It's still December
US jobs, tick
Mary and Henry, yes. Janet and Mark, no. The monetary chemistry between the Federal Reserve chairperson and the Bank of England governor was demonstrated last week to be conspicuously lacking. US interest rates are going up. UK rates aren't, not for a while, anyway.
On Wednesday Janet Yellen told Congress that next month's Federal Open Market Committee meeting will be a "live" one. It could result in an increase to the Federal Funds Rate. On Thursday Mark Carney dashed expectations (hopes?) of any imminent UK rate increase, suggesting one might not come until 2017. On Friday the US Bureau of Labor reported a monthly increase of 271k in nonfarm payrolls and added a further 12k to the number in revisions.
The punchy employment data reinforced expectations that a Fed rate hike is imminent. They also reinforced demand for the US dollar, which was Friday's top performer by a comfortable margin. It strengthened by a cent and a third against sterling and by a cent and a quarter against the euro.
UK production, question mark
Investors struggled with Friday's figures for UK industrial and manufacturing production. Manufacturing was higher on the month but down on the year while the reverse was true of industrial production as a whole.
Nobody knew quite what to make of the numbers so they did nothing. Nor did investors react to a narrower-than-expected UK trade deficit but that was more understandable: Britain's trade figures seldom inspire a sterling move. The US employment data were far more influential, sending the pound higher on most fronts.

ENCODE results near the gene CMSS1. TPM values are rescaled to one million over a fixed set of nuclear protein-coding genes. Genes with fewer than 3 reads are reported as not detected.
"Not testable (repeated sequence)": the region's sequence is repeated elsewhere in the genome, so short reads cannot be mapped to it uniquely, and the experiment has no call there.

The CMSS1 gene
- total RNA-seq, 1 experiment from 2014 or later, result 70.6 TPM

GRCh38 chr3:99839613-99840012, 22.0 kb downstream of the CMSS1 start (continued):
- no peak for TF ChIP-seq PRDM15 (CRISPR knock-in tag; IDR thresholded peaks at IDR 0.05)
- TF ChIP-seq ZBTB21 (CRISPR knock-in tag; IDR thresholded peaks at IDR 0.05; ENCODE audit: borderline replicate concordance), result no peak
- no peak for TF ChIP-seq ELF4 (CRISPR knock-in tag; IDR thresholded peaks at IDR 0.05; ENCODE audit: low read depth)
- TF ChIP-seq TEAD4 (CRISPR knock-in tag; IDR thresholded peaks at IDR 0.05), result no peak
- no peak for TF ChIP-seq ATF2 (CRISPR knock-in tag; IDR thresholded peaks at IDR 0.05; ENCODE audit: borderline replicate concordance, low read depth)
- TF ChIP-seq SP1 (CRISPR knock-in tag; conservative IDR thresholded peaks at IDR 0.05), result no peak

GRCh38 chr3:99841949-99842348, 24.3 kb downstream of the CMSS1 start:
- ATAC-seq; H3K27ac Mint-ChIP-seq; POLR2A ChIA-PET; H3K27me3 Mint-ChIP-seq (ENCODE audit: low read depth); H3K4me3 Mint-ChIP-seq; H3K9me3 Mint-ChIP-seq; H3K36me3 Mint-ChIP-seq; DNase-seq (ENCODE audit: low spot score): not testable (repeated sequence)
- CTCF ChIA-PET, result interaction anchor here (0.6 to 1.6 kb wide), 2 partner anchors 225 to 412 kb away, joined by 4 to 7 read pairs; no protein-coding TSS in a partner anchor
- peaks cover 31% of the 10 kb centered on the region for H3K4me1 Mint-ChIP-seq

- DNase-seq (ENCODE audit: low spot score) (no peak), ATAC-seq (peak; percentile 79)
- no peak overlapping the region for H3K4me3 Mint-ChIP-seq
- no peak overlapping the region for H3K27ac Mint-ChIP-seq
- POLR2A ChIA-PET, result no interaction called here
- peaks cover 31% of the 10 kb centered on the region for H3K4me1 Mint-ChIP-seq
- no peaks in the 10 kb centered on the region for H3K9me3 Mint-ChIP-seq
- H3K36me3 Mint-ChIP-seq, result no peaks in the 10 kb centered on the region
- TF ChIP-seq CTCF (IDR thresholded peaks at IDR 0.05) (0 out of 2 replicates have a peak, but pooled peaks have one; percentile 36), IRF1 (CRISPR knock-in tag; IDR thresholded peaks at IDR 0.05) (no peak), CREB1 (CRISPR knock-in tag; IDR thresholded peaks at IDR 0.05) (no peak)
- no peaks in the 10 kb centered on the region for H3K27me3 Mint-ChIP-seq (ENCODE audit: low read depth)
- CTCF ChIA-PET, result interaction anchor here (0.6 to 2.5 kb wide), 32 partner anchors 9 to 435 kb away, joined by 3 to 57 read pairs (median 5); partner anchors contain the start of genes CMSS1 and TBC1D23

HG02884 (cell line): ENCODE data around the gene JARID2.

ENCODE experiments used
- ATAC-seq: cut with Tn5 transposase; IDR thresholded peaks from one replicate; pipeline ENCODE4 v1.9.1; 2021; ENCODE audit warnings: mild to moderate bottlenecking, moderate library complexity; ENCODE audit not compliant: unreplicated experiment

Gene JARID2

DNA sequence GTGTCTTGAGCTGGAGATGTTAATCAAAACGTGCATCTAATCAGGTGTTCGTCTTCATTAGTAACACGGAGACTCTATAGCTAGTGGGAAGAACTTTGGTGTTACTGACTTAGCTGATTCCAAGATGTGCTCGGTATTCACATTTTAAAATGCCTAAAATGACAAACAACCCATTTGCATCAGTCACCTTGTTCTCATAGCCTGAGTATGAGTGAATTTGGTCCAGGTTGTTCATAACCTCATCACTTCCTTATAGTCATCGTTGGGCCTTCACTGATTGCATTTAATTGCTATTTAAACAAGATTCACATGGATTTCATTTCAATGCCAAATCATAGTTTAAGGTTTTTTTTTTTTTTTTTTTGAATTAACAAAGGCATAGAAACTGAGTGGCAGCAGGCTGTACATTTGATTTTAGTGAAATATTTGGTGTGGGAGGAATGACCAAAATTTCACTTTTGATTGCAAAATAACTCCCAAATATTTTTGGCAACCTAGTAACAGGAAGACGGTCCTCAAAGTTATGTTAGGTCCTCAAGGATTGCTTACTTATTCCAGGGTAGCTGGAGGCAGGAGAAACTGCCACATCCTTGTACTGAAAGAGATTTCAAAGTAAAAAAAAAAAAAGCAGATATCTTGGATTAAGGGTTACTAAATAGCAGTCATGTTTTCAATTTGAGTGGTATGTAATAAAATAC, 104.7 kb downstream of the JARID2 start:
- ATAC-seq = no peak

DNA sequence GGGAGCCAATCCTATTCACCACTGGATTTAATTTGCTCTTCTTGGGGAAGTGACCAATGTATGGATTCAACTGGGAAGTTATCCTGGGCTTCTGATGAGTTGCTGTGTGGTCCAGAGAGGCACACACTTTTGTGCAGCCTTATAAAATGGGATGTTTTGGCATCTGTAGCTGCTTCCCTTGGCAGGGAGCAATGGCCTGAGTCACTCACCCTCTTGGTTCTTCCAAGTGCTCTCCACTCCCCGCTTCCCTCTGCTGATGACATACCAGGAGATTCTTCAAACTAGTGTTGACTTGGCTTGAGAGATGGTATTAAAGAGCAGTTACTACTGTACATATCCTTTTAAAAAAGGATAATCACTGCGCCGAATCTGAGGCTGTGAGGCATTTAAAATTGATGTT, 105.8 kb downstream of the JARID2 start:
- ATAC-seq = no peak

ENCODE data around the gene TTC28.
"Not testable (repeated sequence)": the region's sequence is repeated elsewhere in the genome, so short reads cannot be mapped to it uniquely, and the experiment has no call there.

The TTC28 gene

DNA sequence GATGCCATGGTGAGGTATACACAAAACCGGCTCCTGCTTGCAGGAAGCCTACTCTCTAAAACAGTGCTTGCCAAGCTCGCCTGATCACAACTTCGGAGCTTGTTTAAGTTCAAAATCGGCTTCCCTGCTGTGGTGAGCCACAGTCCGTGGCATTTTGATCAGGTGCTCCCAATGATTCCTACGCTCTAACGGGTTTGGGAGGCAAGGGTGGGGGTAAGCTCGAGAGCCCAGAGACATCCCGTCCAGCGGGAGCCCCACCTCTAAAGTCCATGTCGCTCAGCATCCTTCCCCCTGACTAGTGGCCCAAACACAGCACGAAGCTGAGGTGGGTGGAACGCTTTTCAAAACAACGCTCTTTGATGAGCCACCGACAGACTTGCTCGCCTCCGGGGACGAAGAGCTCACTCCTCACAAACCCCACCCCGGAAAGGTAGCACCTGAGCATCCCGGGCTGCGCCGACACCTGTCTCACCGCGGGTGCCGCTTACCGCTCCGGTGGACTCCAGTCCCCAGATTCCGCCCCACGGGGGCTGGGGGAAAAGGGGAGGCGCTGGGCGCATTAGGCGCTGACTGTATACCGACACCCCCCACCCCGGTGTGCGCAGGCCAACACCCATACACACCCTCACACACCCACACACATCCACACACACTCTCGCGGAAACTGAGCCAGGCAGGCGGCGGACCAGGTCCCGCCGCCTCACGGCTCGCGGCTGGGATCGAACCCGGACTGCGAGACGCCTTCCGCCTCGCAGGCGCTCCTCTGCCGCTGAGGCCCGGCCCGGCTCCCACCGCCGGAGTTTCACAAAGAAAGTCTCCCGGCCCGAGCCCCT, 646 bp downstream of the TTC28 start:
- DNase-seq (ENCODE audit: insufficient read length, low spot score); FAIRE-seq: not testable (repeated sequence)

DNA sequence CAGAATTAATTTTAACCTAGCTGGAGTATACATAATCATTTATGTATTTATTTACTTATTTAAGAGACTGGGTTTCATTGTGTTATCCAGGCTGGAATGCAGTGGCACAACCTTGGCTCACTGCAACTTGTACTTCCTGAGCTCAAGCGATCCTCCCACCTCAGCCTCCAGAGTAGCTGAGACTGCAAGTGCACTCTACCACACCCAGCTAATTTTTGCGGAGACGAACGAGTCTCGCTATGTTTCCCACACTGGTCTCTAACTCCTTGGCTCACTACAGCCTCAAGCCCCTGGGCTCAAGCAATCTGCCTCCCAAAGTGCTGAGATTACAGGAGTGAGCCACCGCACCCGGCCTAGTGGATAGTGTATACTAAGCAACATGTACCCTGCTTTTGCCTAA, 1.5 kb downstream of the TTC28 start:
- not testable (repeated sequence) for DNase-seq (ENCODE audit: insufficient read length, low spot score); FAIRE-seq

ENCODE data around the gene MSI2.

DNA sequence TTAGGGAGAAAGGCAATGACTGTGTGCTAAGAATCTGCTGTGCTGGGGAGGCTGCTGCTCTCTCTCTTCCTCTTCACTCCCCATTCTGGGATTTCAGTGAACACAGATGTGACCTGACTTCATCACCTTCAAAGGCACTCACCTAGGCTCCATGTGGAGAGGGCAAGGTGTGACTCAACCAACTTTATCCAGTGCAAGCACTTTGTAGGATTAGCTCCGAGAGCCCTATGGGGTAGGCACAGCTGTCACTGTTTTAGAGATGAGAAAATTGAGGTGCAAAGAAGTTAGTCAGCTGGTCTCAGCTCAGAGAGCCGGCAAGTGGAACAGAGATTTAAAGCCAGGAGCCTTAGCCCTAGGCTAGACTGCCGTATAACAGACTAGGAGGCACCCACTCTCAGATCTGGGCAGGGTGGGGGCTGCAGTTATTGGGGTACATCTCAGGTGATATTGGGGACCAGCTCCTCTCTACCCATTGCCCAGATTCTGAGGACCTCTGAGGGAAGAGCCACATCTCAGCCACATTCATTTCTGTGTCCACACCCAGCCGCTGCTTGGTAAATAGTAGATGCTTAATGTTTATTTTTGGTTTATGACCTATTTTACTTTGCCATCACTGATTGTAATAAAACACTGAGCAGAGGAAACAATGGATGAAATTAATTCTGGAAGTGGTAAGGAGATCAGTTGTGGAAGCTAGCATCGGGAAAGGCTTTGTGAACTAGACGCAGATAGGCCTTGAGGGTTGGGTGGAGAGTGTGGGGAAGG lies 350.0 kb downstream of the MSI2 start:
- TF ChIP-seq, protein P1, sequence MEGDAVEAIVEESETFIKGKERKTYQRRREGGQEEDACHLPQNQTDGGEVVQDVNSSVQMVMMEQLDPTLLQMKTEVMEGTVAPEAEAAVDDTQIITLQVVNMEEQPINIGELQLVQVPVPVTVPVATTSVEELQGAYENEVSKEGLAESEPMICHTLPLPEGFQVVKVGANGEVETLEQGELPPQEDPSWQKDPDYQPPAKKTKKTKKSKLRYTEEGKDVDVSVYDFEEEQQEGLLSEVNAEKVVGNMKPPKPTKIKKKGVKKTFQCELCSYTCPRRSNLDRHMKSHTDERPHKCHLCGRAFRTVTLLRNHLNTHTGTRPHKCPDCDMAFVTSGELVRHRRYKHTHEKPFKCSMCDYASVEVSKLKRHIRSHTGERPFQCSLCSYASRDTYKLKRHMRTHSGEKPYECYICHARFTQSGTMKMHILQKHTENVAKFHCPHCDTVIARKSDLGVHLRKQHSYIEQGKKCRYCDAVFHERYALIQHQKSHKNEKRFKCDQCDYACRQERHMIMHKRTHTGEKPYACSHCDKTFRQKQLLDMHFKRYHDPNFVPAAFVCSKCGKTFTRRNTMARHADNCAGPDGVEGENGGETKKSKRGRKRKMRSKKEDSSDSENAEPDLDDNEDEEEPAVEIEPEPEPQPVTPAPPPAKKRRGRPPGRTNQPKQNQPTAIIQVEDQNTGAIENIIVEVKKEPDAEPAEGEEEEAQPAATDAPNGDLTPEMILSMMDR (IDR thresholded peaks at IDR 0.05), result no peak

Sterling was just about unchanged against the Swiss franc, the Canadian dollar and the Northern Scandinavian crowns. It picked up a quarter of a euro cent and went up by a little more than that against the Japanese yen. On average the pound was higher on the day by 0.1% against the other dozen most actively-traded currencies but down by four times that much on the week.
The OECD economic outlook is not exactly the most eagerly-awaited set of forecasts but on today's sparsely-populated agenda there is not much else to compete with it for investors' attention. Trade figures from China and Germany are already out.
Chinese imports fell for a 12th month, down by -18.8% in October compared with the same month last year. The -6.9% annual fall in exports marked the fourth successive decline. Germany's trade surplus in September was the lowest in seven months but there was consolation in the fact that imports and exports both rebounded after sharp falls in August.
The other figures today cover Euroland investor confidence, Greek industrial production and Canadian housing starts. Eric Rosengren, the president of the Federal Reserve Bank of Boston, will be speaking this evening. The ecostat pace will pick up tonight with Japan's balance of trade, Australian business confidence and mortgage lending and Chinese inflation and money supply. At midnight the British Retail Consortium reports on October's retail sales.